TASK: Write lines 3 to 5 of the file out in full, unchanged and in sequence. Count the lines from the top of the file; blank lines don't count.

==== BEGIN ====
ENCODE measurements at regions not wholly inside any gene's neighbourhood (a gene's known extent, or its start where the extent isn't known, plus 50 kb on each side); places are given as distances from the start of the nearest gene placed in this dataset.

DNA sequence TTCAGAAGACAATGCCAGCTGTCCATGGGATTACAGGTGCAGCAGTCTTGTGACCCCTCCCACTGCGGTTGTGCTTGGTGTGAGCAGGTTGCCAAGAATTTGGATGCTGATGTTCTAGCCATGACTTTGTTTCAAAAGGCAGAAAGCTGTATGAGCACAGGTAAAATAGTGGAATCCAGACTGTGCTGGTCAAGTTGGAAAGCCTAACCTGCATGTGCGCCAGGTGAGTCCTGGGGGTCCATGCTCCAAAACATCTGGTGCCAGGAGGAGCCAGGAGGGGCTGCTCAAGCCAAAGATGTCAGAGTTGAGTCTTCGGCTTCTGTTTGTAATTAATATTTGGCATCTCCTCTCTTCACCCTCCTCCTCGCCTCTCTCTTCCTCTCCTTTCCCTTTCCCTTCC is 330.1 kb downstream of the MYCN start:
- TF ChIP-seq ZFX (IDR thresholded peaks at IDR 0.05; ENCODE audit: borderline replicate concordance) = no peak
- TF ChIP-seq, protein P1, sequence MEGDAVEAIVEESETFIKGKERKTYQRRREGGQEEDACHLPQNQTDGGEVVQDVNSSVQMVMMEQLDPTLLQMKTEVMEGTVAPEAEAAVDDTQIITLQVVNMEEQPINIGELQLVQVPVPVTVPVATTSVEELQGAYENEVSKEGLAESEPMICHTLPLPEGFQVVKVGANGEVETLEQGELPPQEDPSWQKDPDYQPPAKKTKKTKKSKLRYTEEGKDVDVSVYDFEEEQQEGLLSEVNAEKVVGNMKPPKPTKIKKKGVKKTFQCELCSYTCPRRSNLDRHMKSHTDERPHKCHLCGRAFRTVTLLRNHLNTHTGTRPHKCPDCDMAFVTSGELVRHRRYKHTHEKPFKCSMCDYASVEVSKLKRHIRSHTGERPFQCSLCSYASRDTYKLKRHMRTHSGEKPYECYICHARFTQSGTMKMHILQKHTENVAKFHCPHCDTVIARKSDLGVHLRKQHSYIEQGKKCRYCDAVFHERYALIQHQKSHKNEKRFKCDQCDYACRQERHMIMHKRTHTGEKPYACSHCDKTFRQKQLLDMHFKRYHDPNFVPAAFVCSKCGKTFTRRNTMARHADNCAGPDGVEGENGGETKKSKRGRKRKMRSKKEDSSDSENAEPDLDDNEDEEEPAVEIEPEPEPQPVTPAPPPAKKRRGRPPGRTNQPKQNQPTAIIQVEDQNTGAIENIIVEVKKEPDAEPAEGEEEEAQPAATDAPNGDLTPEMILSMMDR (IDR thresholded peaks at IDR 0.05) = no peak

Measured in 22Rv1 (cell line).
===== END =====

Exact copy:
- TF ChIP-seq ZFX (IDR thresholded peaks at IDR 0.05; ENCODE audit: borderline replicate concordance) = no peak
- TF ChIP-seq, protein P1, sequence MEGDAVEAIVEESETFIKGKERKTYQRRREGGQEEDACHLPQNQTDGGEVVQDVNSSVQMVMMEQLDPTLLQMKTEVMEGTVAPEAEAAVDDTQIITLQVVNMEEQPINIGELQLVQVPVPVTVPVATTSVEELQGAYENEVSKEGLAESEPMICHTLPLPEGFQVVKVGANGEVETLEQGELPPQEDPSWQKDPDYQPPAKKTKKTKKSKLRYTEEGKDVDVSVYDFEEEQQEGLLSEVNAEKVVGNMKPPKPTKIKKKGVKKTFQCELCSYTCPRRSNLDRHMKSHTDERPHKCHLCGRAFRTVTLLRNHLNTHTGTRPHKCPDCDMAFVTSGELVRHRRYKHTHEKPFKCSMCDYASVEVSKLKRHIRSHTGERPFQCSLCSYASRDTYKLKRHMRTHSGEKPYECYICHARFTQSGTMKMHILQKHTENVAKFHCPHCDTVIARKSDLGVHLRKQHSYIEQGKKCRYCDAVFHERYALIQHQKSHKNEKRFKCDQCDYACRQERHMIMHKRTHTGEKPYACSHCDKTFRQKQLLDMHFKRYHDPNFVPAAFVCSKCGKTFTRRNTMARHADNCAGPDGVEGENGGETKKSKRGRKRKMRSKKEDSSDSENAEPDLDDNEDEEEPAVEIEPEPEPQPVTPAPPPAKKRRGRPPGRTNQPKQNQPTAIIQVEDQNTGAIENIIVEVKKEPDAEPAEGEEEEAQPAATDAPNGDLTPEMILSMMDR (IDR thresholded peaks at IDR 0.05) = no peak

Measured in 22Rv1 (cell line).